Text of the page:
Teaching faculty can contribute most fully if they participate in all departmental education activities rather than being limited to introductory courses or delivery of established courses. Full participation includes opportunities to teach upper-level courses and electives, teach graduate courses (if qualified and interested), update established courses, engage in new course development, serve on and lead departmental curriculum committees and initiatives, and innovate in classroom approaches. A variety of different challenges is important for sustaining engagement, especially for experienced faculty.

Contributions to Broader Department Mission
Teaching faculty constitute a valuable resource to support department goals through contributions that extend beyond classroom teaching, providing departments with valuable and expert service and teaching faculty with additional opportunities for creative contributions and professional growth. These supplemental activities include service on department or university committees, membership in student thesis and dissertation committees, supervision and development of student course staffs, advising of student groups, mentoring of other faculty, leadership through administrative roles, engagement in computing education research, and participation in outreach initiatives. Some supplemental activities may be so substantial as to benefit from or require a reduction in teaching load in order to accommodate the time required. Not every teaching faculty member will make each of these contributions, but each should make some of them, with scope increasing as they advance in their career.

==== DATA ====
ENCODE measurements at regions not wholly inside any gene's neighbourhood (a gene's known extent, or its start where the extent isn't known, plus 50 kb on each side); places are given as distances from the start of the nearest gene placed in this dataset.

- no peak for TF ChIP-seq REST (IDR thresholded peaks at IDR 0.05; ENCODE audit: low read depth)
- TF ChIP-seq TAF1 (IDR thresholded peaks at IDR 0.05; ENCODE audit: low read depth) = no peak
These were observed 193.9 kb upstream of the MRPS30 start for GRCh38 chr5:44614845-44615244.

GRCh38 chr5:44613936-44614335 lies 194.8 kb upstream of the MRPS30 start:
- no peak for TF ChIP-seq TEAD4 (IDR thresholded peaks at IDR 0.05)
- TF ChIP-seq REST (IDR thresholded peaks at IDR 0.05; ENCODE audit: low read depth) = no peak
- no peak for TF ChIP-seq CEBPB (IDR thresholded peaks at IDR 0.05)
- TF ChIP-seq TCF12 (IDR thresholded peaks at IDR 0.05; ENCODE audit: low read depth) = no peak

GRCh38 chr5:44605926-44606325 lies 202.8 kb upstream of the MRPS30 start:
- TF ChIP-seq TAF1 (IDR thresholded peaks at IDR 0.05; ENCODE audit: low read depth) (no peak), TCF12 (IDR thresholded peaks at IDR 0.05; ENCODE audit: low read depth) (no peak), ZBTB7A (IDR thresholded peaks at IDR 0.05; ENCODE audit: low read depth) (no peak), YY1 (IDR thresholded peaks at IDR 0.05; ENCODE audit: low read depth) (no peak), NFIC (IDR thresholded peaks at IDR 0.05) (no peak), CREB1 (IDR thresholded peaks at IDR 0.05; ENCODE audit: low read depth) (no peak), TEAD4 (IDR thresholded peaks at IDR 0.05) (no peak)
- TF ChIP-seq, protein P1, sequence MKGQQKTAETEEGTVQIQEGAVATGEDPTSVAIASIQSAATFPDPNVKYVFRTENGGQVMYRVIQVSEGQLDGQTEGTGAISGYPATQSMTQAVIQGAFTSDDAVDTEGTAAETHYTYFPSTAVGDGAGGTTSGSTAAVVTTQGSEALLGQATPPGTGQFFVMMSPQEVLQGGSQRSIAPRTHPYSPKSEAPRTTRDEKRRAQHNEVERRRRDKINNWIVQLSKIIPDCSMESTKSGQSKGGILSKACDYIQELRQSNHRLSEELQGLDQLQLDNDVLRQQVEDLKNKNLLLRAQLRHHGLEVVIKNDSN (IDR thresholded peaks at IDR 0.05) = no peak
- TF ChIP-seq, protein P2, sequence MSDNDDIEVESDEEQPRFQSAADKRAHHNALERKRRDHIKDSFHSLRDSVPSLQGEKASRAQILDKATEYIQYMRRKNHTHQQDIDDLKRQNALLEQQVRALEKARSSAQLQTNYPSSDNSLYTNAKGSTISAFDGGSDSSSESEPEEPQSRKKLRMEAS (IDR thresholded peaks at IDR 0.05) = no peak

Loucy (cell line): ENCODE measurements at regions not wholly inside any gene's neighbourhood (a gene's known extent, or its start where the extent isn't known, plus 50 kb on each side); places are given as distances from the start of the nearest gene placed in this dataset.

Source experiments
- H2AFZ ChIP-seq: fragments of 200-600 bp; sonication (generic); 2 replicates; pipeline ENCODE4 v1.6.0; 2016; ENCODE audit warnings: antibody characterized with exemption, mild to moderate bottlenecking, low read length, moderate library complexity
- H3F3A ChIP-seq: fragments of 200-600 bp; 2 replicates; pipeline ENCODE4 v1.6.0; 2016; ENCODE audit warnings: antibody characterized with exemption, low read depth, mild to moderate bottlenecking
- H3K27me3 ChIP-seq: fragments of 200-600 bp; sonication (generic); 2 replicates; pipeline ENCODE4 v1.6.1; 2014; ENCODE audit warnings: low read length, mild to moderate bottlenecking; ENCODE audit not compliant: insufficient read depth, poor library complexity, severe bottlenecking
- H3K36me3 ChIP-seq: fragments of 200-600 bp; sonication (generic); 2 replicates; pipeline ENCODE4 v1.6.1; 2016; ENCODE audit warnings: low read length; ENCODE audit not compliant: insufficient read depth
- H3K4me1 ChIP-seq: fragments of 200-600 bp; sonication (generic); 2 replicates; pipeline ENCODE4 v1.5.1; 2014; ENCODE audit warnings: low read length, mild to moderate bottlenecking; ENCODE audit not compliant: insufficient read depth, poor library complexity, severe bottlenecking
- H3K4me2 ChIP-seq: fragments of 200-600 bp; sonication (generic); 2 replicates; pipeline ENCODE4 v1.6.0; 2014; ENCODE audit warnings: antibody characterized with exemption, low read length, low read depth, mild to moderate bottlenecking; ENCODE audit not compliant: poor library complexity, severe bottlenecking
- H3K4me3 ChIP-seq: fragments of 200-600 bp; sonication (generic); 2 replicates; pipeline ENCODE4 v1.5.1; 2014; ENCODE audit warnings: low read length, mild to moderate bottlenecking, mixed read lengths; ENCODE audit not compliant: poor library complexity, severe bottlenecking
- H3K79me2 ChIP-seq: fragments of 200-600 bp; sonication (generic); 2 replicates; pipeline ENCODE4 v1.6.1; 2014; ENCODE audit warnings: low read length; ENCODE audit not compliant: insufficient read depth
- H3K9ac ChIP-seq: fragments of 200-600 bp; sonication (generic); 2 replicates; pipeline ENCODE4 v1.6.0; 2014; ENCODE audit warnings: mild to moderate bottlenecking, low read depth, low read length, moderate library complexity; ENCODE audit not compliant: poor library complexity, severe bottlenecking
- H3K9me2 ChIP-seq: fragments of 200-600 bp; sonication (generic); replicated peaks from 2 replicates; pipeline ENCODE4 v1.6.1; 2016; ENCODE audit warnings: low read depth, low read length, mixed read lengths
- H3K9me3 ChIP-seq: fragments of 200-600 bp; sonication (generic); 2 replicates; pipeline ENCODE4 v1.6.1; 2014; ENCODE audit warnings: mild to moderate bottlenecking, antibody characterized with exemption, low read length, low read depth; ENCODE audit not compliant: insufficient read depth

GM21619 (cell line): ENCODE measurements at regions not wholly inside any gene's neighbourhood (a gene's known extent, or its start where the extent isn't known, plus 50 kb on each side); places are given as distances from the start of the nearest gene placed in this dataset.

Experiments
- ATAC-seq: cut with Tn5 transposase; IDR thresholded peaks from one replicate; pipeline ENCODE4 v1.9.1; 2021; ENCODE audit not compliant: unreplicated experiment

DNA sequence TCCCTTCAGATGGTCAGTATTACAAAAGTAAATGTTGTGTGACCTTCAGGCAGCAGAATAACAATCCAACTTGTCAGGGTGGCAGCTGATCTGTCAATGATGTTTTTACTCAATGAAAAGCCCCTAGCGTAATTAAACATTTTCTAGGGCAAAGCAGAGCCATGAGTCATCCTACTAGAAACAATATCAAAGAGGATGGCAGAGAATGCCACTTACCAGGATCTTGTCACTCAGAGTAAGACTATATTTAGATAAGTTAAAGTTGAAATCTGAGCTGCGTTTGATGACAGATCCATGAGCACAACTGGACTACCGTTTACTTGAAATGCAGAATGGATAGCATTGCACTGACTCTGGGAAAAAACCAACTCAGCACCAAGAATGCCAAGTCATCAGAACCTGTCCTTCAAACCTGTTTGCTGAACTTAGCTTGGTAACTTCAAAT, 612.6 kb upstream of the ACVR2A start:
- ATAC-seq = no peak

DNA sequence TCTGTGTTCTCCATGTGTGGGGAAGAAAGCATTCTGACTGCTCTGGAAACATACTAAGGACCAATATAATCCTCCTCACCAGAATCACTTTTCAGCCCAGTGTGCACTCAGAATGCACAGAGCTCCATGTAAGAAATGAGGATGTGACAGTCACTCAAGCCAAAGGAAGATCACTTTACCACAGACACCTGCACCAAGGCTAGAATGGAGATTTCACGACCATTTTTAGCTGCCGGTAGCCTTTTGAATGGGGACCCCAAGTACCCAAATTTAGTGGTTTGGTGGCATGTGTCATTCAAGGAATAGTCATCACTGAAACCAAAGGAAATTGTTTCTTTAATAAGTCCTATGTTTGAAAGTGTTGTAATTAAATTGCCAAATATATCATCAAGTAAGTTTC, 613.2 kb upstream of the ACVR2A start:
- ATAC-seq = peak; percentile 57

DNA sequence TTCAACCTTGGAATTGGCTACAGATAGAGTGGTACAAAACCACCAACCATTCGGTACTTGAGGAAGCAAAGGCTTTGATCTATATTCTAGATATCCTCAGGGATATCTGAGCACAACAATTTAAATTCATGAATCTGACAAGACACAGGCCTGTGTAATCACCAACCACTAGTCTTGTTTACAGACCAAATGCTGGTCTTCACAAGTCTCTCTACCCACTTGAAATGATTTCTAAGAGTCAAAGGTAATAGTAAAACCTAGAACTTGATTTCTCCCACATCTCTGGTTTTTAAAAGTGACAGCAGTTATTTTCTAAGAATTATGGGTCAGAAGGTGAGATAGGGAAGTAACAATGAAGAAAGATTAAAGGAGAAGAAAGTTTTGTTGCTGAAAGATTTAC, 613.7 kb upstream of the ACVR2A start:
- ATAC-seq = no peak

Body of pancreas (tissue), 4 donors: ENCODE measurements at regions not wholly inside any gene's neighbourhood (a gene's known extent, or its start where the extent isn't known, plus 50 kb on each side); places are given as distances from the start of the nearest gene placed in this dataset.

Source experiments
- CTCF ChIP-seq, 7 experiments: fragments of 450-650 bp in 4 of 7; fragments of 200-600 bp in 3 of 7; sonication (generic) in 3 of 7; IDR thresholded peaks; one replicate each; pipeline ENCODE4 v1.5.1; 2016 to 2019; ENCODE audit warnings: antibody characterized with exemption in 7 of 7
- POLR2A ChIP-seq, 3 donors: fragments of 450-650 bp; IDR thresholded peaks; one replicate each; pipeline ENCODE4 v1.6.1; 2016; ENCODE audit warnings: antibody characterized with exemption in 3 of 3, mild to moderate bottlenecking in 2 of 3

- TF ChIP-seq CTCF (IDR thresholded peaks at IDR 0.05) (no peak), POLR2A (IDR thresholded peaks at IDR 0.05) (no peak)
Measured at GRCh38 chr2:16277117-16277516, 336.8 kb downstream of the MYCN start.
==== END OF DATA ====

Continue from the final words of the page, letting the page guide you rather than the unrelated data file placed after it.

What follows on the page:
Workload Expectations
Teaching faculty can be most effective when their course, preparation, and student loads allow for innovation and quality instruction. In a 2015 survey of CRA member  departments, average loads for teaching faculty were about twice the number of courses per term as R&T faculty. This level reflects the fact that teaching faculty were usually not expected to engage in research at the same level as R&T faculty, but does not necessarily allow for substantial contributions outside the classroom. Measuring workload solely in the number of courses, however, can fail to account for the load created by very large courses. Workload expectations should consider the number of course sections, the number of unique preparations, the number of students, and expectations for the supervision or coordination of others. Time and funding for curriculum and tool development should be made available as appropriate.